Five years ago, the Ford School of Public Policy made an important decision. ALL of our students – not just those studying Asia, not just those in the international track – deserved the chance to learn about China.
Why? Think about education. China has more school children learning math, science, and even English than the United States. Education policy scholars can learn from the policy alternatives that China is adopting to teach its diverse student populations.
Or consider economic development. Between 1989-2004, poverty dropped dramatically in China, from 47% to 24% in rural areas and 27% to 18% in urban areas. But at the same time, the gap between the rich and poor grew dramatically. (Loh, Goh, and Zhu 2014) Policy analysts who want to raise living standards in the Third World have to see China as both model and cautionary tale.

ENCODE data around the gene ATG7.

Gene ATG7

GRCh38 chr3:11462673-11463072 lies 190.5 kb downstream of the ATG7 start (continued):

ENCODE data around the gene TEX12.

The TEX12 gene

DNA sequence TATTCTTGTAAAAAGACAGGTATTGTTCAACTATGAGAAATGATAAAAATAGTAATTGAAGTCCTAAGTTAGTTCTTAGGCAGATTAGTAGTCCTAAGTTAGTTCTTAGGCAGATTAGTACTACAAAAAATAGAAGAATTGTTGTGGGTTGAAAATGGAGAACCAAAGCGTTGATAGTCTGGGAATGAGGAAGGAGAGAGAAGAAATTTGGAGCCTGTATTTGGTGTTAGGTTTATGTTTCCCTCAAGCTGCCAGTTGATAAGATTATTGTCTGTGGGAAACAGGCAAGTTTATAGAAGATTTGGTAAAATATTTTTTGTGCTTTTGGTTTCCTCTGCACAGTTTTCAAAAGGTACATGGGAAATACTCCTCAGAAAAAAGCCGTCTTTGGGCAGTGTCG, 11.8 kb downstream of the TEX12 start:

China is not just a laboratory for policy tools. The policies China adopts also have a direct impact on the work of policymakers in the rest of the world. On climate change, on monetary policy, on foreign aid – to name just three – China’s decisions change the strategic calculations of leaders of other countries, businesses, and international organizations.
As a result, the Ford School decided that our students needed the chance to learn about and experience China for themselves. So each year, 15 students are selected to travel to China for two weeks. Before they arrive, they study China’s policy environment and prepare briefs on current policy issues. Then in country, they meet with a cross-section of leaders in the policy community – government, business, NGOs, academics, both domestic and foreign. They experience different aspects of China’s recent modernization and past history firsthand. They talk with MPP and MPA students in China’s leading policy programs.
Join us on our two-week trip to China – and in the Ford School’s continuing engagement with one of the world’s most fascinating and important countries!